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Nevada Skipper - Hesperia nevada


Global Rank: G5
State Rank: S5

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General Description
[From Ferris and Brown 1981; Scott 1986; Layberry 1998; Opler and Wright 1999; Glassberg 2001; Pyle 2002] Forewing 1.3-1.5 cm. Uppersurface tawny-orange and blended into wide dark borders, male forewing stigma with black interior fuzz; females variable, tawny-orange to very dark. Undersurface of hindwing greenish with irregular silvery-white chevron (postmedian band), chevron spots often edged in dark brown or black, the most basal spot offset inward giving posterior arm a 3-step appearance.

Phenology
One flight, usually mid-June to mid-July; June to early July at low elevation, late June to early August at high elevation (Scott 1986). May to early September, less at any single locality (Glassberg 2001). June to August in Canada (Layberry et al. 1998). Late May through July in the Rocky Mountain states (Ferris and Brown 1981). Late may to mid-August in Colorado (Emmel 1964; Scott and Scott 1978), early June to early September in North Dakota (McCabe and Post 1976), late June to mid-July at higher elevation in northern California (Emmel and Emmel 1962; Shapiro 1977), early May to late July in Oregon and Washington (Pyle 2002), late May to early July in Oregon (Warren 2005), mid-May to mid-June in British Columbia (Guppy and Shepard 2001).

Diagnostic Characteristics
Best determined by a combination of uppersurface tawny-orange and blended into wide dark borders, undersurface of hindwing greenish with irregular silvery-white chevron (postmedian band), chevron spots often edged in dark brown or black, the most basal spot offset inward giving posterior arm a 3-step appearance.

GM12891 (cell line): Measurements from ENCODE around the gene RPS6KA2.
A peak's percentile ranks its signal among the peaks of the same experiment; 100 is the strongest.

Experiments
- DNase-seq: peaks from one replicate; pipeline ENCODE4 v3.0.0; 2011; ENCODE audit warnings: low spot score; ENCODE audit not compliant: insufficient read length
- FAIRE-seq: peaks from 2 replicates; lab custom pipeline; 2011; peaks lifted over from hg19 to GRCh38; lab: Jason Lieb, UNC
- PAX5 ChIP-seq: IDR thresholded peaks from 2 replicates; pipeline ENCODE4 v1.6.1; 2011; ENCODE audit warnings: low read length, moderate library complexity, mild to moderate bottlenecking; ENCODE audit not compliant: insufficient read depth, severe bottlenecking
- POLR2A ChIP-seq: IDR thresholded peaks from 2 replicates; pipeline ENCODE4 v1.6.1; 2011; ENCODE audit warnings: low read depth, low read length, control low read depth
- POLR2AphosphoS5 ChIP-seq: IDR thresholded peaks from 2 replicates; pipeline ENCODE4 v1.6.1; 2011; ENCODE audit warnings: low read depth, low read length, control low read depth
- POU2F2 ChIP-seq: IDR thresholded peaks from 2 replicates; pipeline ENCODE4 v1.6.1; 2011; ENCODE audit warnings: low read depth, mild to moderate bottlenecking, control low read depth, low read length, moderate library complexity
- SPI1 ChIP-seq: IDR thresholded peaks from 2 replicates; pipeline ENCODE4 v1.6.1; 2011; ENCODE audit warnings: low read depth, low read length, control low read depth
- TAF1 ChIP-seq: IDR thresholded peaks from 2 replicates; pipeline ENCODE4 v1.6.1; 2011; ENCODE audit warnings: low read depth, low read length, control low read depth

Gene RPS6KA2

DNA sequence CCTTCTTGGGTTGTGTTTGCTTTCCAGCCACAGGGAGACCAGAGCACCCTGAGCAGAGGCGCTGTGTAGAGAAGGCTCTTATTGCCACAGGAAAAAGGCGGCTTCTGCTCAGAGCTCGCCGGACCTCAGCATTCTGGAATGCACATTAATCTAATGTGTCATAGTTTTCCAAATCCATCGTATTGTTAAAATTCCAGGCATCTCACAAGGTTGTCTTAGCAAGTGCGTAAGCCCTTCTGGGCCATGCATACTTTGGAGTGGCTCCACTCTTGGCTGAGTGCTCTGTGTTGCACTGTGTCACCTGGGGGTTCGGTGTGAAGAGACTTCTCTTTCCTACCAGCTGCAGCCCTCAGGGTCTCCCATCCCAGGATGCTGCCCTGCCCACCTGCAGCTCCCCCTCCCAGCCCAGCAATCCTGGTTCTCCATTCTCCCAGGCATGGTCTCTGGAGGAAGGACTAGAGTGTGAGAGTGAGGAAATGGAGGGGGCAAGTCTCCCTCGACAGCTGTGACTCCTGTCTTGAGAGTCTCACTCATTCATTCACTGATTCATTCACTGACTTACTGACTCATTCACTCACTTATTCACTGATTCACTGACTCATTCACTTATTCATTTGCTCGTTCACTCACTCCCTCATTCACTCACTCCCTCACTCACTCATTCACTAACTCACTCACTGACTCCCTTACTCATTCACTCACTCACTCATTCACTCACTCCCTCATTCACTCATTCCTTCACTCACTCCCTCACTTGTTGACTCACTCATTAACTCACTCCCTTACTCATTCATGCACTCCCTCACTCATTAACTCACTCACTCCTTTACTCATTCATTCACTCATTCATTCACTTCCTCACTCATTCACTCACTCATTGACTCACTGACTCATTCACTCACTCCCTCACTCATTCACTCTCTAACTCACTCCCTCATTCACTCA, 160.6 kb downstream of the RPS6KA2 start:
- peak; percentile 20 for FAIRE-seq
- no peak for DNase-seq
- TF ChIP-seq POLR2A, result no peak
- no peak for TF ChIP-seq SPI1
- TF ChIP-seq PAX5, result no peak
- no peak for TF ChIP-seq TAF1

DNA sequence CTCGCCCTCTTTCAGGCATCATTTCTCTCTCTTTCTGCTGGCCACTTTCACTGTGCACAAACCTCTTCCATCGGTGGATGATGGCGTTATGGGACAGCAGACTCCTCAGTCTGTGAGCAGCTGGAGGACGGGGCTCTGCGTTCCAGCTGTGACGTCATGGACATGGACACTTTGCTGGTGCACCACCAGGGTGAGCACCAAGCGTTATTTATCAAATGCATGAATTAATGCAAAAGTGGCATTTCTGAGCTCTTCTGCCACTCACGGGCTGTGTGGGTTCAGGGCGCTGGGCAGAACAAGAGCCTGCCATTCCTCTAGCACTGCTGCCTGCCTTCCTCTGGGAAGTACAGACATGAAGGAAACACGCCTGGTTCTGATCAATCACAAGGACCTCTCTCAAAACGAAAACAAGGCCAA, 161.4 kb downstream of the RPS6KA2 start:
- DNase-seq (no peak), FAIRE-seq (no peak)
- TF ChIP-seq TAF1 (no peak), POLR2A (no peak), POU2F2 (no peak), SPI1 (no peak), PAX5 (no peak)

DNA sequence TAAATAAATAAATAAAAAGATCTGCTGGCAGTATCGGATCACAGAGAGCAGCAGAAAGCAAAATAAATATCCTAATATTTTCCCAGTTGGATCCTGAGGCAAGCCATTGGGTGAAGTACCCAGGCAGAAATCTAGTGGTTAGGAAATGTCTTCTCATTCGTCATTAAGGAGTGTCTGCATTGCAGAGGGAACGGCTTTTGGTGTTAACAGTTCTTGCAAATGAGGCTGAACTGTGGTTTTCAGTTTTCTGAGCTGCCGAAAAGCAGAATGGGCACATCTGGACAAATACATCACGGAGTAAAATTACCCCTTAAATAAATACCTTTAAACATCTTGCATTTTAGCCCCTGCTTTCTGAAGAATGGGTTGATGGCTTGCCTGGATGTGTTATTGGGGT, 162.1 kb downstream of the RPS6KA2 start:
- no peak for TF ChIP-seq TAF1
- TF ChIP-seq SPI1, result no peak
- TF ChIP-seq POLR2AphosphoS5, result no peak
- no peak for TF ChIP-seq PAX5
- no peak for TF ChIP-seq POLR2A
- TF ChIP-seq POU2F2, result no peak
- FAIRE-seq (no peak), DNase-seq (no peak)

Species Range
Montana Range

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Range Comments
Southern British Columbia east to southwestern Manitoba, south to east-central California, east-central Arizona, northern New Mexico (Scott 1986; Opler and Wright 1999; Glassberg 2001); 1615 m to 3505 m elevation in the Rocky Mountain states (Ferris and Brown 1981), 2073 m to 3658 m elevation in Colorado (Brown 1957; Scott and Scott 1978), 1067 m to at least 1951 m in Oregon (Warren 2005). In Montana, reported from at least 35 counties in the western 3/4 of the state as far east as Garfield and Rosebud counties (Kohler 1980; Stanford and Opler 1993; FLMNH Lepidopterists' Society database), 823 m to 1981 m elevation. mainly uncommon to common, locally rare in Saskatchewan (Glassberg 2001).

Migration
Non-migratory.

Habitat
Sagebrush steppe, prairie, aspen parkland, dry montane meadows and summits, sometimes above treeline in alpine grassland and ridges (Emmel and Emmel 1962; Emmel 1964; Shapiro 1977; Scott and Scott 1978; Ferris and Brown 1981; Scott 1986; Layberry et al. 1998; Opler and Wright 1999; Glassberg 2001; Warren 2005). Habitat in Montana not described but probably similar.

Food Habits
Larval food plants are grasses, including Achnatherum, Bouteloua, Elymus, Festuca, Koeleria, rarely Danthonia, Poa (Emmel et al. 1970; Ferris and Brown 1981; Scott 1986, 1992; Warren 2005); also Bromus, Cynodon, Setaria in captivity (James and Nunnallee 2011). Adults feed on flower nectar (including Arnica, Asclepias, Astragalus, Cryptantha, Erigeron, Eriogonum, Erysimum, Geranium, Harbouria, Oxytropis, Penstemon, Sedum, Senecio) and mud (Scott 2014).

Reproductive Characteristics
Females lay eggs singly on underside of host plant leaves or near host plant (Scott 1986, 1992), on host plant stems or inflorescences in captivity (James and Nunnallee 2011). Eggs hatch in about 9 days, depending on temperature, L1 instar wanders before settling, produces slight silking when at rest but no nest through L2 instar, develop to L4 instar in 42-51 days, construct silked tubular leaf nests on ground as L3-L4 instars, rarely feed and move outside nest as L4 instar, overwinter as L3 or L4 instars, resume activity in spring, build new leaf nests, develop to L5 instar and pupate in cocoon within nest near base of host plant in about 23 days (Scott 1979; Pyle 2002; James and Nunnallee 2011). Males perch throughout the day on hilltops, ridge crests, sometimes fence lines, awaiting passing females (Scott 1975b, 1986; Warren 2005; James and Nunnallee 2011).

References
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Citation for data on this website:
Nevada Skipper — Hesperia nevada.  Montana Field Guide.  .  Retrieved on , from